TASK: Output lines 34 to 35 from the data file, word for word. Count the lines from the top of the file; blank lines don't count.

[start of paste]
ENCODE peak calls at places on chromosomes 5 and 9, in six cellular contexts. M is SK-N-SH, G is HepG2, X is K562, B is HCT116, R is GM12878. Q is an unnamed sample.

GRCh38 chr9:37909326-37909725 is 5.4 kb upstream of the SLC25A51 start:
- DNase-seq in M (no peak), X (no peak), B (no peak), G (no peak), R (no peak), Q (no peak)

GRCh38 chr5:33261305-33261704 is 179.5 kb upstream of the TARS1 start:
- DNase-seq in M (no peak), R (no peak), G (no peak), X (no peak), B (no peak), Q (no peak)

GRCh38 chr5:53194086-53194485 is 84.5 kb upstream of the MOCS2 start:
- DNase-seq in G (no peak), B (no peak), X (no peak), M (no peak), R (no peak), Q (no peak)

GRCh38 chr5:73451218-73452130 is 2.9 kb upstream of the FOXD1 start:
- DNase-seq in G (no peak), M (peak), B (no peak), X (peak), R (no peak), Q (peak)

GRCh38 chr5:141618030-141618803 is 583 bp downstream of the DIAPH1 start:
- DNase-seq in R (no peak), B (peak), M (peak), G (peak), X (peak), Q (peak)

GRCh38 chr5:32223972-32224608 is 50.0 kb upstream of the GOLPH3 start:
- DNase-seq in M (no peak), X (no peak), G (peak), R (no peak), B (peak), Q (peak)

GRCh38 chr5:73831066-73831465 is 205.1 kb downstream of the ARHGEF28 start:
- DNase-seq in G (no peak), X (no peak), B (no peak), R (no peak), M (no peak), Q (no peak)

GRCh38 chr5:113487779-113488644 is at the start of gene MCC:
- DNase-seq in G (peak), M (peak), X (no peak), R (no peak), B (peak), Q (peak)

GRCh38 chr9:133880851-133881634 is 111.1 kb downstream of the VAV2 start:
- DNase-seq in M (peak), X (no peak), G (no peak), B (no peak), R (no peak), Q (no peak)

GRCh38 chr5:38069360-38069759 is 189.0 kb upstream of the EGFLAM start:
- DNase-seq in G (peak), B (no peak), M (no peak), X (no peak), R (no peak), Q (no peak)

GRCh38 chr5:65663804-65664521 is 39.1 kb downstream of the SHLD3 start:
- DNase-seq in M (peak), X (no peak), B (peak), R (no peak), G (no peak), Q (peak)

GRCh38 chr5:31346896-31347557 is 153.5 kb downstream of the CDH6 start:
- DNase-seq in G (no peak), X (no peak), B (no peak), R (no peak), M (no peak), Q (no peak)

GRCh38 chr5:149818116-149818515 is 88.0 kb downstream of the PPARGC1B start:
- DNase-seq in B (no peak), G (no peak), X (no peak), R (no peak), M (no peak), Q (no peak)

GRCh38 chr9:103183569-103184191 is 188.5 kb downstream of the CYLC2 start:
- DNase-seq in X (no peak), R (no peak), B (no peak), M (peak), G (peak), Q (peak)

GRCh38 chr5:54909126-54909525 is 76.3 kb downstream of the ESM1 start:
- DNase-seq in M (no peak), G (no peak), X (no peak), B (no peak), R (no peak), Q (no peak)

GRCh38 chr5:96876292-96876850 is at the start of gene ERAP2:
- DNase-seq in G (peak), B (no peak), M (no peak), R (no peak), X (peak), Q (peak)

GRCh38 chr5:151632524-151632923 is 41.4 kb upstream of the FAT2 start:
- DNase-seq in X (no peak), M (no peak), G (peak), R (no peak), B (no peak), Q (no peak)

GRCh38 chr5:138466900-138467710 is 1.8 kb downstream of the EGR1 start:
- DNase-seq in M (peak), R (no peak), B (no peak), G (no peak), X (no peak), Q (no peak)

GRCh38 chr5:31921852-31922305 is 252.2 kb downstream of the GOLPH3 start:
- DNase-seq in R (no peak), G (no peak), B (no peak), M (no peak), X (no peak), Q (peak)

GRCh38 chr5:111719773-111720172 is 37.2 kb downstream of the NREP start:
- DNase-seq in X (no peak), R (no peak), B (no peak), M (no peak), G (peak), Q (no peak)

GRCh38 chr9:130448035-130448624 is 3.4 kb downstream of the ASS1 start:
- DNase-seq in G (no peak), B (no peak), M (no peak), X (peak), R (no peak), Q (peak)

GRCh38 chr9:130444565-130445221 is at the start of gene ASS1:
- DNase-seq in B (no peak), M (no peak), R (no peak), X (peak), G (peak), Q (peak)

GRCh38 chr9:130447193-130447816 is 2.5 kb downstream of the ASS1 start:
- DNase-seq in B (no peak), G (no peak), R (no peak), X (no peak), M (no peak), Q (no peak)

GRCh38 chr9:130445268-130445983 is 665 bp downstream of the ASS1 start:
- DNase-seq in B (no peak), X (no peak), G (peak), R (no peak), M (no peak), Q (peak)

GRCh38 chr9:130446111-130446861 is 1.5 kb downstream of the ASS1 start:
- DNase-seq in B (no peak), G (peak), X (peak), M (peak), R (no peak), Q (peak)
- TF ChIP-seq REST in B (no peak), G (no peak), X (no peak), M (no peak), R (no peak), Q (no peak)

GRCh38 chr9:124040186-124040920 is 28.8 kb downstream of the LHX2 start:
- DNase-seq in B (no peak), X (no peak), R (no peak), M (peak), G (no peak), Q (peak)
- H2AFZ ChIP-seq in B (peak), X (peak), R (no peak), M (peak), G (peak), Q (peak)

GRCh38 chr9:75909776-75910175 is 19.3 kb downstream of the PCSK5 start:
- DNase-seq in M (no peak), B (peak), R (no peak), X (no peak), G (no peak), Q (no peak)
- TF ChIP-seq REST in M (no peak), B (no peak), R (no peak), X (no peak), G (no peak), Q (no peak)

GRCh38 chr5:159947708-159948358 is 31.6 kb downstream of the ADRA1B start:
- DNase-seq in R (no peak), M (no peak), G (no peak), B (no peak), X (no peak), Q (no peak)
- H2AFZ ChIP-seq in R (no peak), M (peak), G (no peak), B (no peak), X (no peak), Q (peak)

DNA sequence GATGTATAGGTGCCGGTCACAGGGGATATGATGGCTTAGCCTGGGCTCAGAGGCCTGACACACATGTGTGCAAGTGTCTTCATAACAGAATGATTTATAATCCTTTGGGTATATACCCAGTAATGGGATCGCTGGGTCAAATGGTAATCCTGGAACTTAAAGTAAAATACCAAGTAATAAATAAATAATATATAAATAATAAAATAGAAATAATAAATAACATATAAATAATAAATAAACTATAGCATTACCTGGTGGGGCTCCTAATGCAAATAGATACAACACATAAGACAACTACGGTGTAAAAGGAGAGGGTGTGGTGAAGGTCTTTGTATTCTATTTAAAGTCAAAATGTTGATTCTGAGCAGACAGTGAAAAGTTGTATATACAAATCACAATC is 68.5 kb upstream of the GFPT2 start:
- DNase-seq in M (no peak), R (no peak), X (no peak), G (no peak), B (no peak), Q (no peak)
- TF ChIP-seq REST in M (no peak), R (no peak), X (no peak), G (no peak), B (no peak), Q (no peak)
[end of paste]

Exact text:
GRCh38 chr5:151632524-151632923 is 41.4 kb upstream of the FAT2 start:
- DNase-seq in X (no peak), M (no peak), G (peak), R (no peak), B (no peak), Q (no peak)